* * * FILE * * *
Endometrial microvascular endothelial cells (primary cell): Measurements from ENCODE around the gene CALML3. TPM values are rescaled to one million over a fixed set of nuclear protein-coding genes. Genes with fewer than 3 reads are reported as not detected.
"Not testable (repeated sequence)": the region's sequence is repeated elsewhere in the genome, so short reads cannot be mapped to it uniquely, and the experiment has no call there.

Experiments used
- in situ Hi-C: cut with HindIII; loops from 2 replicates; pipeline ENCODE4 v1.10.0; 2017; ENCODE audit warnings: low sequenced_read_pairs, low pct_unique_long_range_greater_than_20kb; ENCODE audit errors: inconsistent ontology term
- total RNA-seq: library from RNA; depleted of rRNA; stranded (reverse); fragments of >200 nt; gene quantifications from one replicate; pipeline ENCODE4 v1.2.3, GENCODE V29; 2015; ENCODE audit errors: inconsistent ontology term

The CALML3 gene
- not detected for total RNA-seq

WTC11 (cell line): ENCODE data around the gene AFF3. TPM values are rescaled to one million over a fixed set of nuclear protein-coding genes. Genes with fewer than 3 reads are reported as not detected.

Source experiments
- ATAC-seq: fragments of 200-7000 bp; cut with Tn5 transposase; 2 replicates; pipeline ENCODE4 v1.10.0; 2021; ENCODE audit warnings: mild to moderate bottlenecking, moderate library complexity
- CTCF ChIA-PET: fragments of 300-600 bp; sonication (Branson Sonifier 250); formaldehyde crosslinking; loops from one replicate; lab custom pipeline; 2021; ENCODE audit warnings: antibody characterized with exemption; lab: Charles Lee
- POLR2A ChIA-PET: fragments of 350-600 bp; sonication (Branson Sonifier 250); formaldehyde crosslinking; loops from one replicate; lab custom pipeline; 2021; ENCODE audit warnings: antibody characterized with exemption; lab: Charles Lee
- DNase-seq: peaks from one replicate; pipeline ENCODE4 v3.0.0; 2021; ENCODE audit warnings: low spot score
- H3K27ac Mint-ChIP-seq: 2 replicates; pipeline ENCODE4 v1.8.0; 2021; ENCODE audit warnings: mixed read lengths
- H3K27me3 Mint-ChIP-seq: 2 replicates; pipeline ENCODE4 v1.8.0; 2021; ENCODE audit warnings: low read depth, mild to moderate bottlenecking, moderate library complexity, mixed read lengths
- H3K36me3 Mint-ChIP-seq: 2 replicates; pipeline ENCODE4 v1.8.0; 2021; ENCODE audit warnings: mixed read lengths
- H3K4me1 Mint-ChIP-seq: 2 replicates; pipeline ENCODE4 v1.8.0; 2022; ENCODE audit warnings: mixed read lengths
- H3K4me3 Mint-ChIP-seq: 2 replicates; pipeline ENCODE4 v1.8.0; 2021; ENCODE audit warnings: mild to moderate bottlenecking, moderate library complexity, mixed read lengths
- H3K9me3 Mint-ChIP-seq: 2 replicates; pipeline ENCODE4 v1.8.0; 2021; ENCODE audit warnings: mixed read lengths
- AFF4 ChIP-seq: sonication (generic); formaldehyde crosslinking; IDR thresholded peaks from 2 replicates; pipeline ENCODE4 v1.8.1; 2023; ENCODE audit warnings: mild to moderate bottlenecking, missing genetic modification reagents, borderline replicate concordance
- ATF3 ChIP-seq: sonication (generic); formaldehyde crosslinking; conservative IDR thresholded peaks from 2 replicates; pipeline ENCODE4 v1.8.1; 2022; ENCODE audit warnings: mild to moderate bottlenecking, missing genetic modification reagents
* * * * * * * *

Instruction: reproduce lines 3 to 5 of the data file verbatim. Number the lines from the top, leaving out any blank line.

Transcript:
Experiments used
- in situ Hi-C: cut with HindIII; loops from 2 replicates; pipeline ENCODE4 v1.10.0; 2017; ENCODE audit warnings: low sequenced_read_pairs, low pct_unique_long_range_greater_than_20kb; ENCODE audit errors: inconsistent ontology term
- total RNA-seq: library from RNA; depleted of rRNA; stranded (reverse); fragments of >200 nt; gene quantifications from one replicate; pipeline ENCODE4 v1.2.3, GENCODE V29; 2015; ENCODE audit errors: inconsistent ontology term